E L E C T R O N I  S T E T H O S C O P E
It is truly amazing how much data can be collected by a skilled physician using only two basic human senses - touch and hearing. The skill of diagnosing through touch is called "palpation" while the art of listening to patient sounds is called "auscultation". Stethoscope is a device that doctors and sometimes other medical staff use to listen to sounds produced by patient's body. Before its invention, they listened to patient sounds directly by ear.
Stethoscopes through history
The first stethoscope, invented in the early XIX century, looked as tiny wooden trumpet and it both enabled some level of sound amplification via collecting it over a wider area in comparison to putting a bare ear onto a patient skin and also was less displeasing for patients, especially ladies. Over time, the design improved in terms of both comfortability and the level and clarity of sound reproduced. The two most significant improvements in stethoscope design worth mentioning are the addition of flexible rubber tubings, which made stethoscopes not simply much more comfortable but as well much safer for doctors to use, and the improvement in the design of a so called "chestpiece" i.e. a metallic bell used to collect body sounds through patient's skin when pressed onto it. Basic design of this valuable instrument hardly ever changed from mid XIX century until the two last notable enhancements were made in the mid XX century by Rappaport and Sprague and some years later by dr Litmann, both concerning the mechanical and acoustical design of the chestpiece with the aim of providing improved sound clarity and external noise reduction.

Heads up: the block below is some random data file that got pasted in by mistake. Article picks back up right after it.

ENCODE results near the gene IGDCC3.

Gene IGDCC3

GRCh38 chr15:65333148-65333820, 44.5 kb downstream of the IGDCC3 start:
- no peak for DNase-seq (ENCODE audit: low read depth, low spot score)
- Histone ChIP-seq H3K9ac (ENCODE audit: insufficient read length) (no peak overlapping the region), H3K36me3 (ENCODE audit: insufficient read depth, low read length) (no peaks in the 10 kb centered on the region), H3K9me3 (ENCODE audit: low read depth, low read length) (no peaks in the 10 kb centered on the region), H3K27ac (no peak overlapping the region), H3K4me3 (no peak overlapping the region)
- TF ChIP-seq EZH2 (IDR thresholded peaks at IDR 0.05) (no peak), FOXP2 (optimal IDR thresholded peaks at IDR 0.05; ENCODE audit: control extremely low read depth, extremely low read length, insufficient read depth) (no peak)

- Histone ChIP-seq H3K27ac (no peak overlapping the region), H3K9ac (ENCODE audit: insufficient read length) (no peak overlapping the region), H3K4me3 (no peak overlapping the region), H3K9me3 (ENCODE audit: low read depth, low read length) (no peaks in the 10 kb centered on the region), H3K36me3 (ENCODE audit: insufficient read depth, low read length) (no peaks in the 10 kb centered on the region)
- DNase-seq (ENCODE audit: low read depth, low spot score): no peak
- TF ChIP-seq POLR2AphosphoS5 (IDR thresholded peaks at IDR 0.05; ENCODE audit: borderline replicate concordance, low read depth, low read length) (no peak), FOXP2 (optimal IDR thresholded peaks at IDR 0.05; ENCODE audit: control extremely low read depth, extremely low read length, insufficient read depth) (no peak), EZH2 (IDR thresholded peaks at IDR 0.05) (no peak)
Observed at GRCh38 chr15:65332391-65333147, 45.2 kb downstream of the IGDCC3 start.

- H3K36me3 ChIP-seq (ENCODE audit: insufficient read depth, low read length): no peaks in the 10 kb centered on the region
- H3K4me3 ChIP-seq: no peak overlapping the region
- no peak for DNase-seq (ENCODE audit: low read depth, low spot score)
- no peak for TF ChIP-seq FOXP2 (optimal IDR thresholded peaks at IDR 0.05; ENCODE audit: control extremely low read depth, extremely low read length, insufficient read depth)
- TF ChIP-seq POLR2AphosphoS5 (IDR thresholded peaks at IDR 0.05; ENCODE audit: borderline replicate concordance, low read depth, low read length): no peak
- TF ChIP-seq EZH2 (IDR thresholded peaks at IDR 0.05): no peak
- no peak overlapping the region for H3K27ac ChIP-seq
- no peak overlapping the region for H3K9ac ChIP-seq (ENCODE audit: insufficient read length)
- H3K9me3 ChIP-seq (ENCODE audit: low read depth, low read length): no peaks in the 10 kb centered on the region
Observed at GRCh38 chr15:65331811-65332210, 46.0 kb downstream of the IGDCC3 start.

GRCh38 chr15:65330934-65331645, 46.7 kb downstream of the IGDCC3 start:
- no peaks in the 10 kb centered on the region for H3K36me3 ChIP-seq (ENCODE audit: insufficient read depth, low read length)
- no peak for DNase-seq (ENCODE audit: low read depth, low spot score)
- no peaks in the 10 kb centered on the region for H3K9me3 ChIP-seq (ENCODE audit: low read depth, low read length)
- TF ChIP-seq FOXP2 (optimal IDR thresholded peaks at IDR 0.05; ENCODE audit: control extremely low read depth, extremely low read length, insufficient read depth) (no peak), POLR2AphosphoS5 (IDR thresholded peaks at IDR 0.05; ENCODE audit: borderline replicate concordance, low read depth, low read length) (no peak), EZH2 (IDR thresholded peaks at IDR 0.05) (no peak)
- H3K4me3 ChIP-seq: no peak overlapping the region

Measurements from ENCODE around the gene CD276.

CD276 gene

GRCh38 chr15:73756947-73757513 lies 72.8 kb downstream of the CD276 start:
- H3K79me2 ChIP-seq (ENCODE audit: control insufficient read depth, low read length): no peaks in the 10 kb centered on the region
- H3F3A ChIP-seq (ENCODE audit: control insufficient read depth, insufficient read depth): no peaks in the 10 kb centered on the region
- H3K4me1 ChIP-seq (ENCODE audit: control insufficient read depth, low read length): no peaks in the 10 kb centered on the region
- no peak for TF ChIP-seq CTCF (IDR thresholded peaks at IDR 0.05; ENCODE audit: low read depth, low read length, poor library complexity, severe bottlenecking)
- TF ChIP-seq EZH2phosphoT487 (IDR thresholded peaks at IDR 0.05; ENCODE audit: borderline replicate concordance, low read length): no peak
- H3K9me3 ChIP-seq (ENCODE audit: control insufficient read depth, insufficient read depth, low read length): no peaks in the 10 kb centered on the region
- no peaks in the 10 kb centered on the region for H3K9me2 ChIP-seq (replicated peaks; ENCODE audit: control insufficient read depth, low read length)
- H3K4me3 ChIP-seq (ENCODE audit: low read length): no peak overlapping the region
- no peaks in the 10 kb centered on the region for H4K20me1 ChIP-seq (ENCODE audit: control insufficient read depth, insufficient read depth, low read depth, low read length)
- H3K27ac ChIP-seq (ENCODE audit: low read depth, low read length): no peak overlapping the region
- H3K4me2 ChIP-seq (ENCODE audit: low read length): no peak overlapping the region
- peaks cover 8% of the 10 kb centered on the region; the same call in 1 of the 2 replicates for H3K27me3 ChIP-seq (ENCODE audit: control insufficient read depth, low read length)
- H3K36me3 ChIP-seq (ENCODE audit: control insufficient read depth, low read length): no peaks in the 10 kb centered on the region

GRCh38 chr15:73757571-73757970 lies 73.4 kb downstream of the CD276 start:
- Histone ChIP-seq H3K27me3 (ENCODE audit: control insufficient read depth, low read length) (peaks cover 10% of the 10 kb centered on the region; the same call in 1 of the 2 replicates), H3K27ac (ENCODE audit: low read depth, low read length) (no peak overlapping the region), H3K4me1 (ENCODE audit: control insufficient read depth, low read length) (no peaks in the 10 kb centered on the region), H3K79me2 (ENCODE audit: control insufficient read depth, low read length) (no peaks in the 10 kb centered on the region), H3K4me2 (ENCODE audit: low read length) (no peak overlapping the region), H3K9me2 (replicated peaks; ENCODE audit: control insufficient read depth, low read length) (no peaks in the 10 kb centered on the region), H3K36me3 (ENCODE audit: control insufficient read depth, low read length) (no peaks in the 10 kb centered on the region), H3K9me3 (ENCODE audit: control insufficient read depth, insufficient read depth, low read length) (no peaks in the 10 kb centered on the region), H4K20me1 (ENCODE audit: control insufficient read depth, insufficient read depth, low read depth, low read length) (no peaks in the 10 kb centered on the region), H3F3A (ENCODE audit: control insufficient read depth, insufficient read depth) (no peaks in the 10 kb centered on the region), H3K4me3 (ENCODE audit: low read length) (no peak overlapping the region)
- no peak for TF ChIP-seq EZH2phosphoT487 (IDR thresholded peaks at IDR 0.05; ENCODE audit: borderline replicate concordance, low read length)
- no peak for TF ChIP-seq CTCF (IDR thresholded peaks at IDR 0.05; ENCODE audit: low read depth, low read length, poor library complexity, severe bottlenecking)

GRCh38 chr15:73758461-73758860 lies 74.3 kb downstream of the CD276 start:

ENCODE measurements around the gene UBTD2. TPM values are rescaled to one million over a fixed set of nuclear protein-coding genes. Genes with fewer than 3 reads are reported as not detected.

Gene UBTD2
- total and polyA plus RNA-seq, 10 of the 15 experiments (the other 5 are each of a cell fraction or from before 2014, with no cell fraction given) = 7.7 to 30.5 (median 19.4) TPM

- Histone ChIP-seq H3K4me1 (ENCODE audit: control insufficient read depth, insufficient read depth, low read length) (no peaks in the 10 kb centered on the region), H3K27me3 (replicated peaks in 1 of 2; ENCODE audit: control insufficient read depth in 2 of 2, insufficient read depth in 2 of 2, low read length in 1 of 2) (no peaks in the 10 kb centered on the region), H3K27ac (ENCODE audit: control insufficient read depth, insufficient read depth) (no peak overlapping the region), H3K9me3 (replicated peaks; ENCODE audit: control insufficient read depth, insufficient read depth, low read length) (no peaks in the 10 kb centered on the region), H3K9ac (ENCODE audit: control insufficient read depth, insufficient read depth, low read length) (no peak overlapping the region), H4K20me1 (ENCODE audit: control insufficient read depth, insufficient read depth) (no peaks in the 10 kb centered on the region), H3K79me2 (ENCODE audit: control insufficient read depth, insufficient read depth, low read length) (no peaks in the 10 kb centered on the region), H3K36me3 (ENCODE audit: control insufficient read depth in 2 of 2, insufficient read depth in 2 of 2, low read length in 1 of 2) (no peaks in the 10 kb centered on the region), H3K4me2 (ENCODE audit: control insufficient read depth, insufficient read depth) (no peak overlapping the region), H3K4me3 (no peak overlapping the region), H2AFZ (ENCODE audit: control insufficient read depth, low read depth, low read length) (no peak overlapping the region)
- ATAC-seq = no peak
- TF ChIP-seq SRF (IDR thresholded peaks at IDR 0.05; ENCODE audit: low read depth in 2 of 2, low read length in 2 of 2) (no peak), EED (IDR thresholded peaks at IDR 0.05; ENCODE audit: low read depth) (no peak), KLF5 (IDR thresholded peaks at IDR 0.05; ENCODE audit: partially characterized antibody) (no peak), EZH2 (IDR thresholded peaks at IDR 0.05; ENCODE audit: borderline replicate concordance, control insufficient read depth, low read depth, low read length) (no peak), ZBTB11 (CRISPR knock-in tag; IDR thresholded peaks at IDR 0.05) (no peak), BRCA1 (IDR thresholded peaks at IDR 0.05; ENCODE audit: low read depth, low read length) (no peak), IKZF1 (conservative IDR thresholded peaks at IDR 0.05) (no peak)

As of the first decade of XXI century, the most common type of this valuable instrument is still a purely acoustic one. Despite today's stethoscopes can be in terms of the level of sophistication compared to top quality musical instruments, they cannot overcome the traditional weakness of all passive devices - there is hardly any gain in sound level they provide.
Electronic stethoscopes
As can be expected, all issues mentioned above can be relatively easily overcome using electronics. The most obvious gain of processing signals electronically rather than purely acoustically is - gain. But designing an electronic stethoscope is a bit more difficult than it might seam at first. There are several factors that make this task a bit tricky, such as:
So, making a high quality electronic stethoscope is not a trivial designing task. But if everything works fine, electronic stethoscope becomes a much more powerfull instrument than its acoustic predecessors. Not simply does it enable sound amplification but as well arbitrary filtration, noise reduction, sound recording and reproduction, archieving and sending recordings to consultants via Internet...
The rest of this article describes a working example of a simple audio frequency amplifier suited to fit constraints as described on this page. The circuit provides a notable amplification of weak sounds without introducing perceptable distortions. It can function as a standalone demonstrative device which can introduce doctors to the world of electronic stethoscope sound processing. More skilled hobby designers can consider it a frontend component of a more elaborate sound processing system. Such system can be formed by adding analog or digital equalizer, a more powerful output amplifier, a kind or a recording device such as a PC sound card etc.
designed by LP 2011